ASU Law students promote human rights, international development through summer internship program


September 23, 2020

Gaining hands-on experience with organizations in developing countries around the world, students from Arizona State University's Sandra Day O’Connor College of Law are helping to advance human and civil rights, promote democracy and affect other global issues through the International Rule of Law and Security summer internship program.

Through the internship program, ASU Law Juris Doctor, Master of Legal Studies and Master of Laws students use their legal research, writing and other skills in working with the organizations, many of which are understaffed or underfunded. So having access to the caliber of talent ASU Law students contribute, even just for 10 weeks over the summer, makes a tremendous difference. screenshot of a Zoom meeting between ASU students and Judge Jerlie Requerme ASU Law International Rule of Law and Security summer interns meet with Judge Jerlie Requerme via Zoom to discuss access to justice issues in the Philippines. Download Full Image

The program started last summer with four ASU Law students interning in the Southeast Asian nation of Timor-Leste at the Judicial System Monitoring Program and the Office of the Provedor for Human Rights and Justice. ASU Law significantly expanded the program for 2020, more than tripling the number of interns over last year.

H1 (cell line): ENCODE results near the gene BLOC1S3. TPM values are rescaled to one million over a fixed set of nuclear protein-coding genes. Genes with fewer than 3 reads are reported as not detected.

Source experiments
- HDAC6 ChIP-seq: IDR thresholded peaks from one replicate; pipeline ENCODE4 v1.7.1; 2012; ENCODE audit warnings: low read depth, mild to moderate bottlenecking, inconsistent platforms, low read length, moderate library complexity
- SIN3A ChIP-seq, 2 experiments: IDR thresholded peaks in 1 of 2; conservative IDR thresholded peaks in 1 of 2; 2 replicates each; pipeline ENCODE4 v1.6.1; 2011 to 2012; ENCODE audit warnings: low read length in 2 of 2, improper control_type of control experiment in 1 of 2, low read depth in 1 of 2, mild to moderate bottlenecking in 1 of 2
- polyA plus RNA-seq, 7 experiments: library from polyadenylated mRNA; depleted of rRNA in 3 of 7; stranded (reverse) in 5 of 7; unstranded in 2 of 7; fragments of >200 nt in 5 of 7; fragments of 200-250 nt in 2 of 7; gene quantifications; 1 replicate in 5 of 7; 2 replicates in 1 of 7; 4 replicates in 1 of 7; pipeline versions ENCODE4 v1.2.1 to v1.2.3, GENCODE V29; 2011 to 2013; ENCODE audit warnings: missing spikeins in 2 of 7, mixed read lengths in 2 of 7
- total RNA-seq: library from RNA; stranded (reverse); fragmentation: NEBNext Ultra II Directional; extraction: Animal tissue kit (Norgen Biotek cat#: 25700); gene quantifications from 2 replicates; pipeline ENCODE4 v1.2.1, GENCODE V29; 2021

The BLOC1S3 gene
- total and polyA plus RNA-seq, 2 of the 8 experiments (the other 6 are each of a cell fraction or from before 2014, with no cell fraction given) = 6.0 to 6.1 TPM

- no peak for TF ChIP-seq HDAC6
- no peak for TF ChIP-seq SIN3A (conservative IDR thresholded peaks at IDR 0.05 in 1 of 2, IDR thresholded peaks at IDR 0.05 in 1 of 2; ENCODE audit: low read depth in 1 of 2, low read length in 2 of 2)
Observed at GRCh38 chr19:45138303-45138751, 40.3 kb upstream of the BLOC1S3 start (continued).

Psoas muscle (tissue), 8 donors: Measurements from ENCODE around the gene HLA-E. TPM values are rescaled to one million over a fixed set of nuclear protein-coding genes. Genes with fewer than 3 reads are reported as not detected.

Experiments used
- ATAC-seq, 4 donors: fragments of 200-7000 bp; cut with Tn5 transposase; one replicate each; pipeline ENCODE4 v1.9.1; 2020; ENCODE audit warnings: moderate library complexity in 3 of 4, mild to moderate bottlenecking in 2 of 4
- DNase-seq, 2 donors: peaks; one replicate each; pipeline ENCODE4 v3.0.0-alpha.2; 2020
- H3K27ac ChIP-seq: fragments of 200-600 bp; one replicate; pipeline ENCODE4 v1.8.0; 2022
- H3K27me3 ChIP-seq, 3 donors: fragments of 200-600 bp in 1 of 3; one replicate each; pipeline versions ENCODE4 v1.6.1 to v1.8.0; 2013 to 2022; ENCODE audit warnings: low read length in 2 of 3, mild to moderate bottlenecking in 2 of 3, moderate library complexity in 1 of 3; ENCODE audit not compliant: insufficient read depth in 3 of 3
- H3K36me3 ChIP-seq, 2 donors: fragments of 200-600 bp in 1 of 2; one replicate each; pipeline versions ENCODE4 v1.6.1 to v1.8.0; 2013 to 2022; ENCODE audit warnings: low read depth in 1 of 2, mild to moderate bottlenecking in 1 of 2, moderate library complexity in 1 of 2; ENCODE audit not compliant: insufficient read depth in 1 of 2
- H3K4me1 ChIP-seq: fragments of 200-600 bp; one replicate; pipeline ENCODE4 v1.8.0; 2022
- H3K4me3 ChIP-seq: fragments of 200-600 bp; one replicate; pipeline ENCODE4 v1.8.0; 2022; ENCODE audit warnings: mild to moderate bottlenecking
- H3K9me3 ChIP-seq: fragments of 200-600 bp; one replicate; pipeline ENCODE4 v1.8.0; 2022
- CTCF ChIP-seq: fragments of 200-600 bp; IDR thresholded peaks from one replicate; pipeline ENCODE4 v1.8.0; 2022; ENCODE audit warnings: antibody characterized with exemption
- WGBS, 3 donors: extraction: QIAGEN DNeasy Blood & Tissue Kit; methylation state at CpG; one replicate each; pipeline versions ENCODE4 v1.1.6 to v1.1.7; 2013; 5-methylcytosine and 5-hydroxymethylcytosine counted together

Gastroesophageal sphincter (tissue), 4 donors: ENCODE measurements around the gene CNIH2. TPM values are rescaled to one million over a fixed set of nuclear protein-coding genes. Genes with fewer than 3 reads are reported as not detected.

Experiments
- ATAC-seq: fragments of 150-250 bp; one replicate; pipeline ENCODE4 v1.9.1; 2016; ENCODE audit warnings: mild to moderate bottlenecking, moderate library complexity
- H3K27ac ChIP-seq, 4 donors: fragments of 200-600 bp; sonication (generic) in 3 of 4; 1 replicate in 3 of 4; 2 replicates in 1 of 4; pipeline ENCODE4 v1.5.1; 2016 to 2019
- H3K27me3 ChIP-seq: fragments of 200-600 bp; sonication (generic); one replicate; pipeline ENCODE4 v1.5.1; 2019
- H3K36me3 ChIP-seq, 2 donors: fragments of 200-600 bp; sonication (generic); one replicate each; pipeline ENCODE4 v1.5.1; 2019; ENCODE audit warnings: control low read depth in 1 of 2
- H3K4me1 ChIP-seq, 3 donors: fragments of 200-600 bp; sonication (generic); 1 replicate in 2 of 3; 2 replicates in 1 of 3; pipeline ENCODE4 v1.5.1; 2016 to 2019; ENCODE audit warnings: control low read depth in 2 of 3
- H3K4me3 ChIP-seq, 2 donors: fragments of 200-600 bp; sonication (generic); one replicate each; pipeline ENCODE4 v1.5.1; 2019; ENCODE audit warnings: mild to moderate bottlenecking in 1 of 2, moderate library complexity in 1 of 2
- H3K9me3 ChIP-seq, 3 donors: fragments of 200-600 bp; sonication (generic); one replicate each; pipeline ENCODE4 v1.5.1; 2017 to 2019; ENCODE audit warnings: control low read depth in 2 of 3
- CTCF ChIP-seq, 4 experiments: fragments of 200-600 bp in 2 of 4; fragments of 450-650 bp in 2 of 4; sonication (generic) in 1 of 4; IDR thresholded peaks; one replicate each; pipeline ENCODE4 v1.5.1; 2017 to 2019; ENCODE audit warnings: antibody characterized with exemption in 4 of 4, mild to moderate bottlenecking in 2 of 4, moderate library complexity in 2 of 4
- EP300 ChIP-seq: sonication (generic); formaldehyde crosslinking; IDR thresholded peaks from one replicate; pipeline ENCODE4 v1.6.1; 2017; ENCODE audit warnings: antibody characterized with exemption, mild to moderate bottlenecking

This year’s 13 students worked remotely for the Initiative for Strategic Litigation in Africa and Corruption Watch in Johannesburg, South Africa; the Ateneo Human Rights Center and the Commission on Human Rights in Manila, Philippines; and the Judicial System Monitoring Program and the Office of the Provedor for Human Rights and Justice in Dili, Timor-Leste.

“Through working on challenging legal issues in another country and learning about the role of international law, (International Rule of Law and Security) interns have been able to build experience that will help them land jobs after graduation and contribute to the work of local organizations protecting the rights of vulnerable people,” said Professor Julia Fromholz, director of the International Rule of Law and Security program. “We are also developing long-term relationships with the organizations that host our students, and we look forward to sending more interns to them in person as soon as it’s safe to do so.”

Gaining valuable work experience by putting into practice what they learn at ASU Law and working with diverse groups of people and organizations, the program's student interns say the experience is helping to shape the remainder of their time at law school and their thoughts on future careers.

Sharon Foster, ASU Law 2021 JD candidate, conducted research for a report on prisoners’ rights at the Office of the Provedor for Human Rights and Justice in Timor-Leste. Priyal Thakkar, ASU Law 2022 JD candidate, worked on several topics pertaining to women’s and sexual rights at Initiative for Strategic Litigation, a pan-African, feminist strategic litigation NGO in Johannesburg.

They recently shared what the experience meant to them on video:

Video by ASU Law

While the 2020 summer interns participated remotely due to COVID-19, they will all have the opportunity to visit their internship host organizations and cities when it is safe to travel.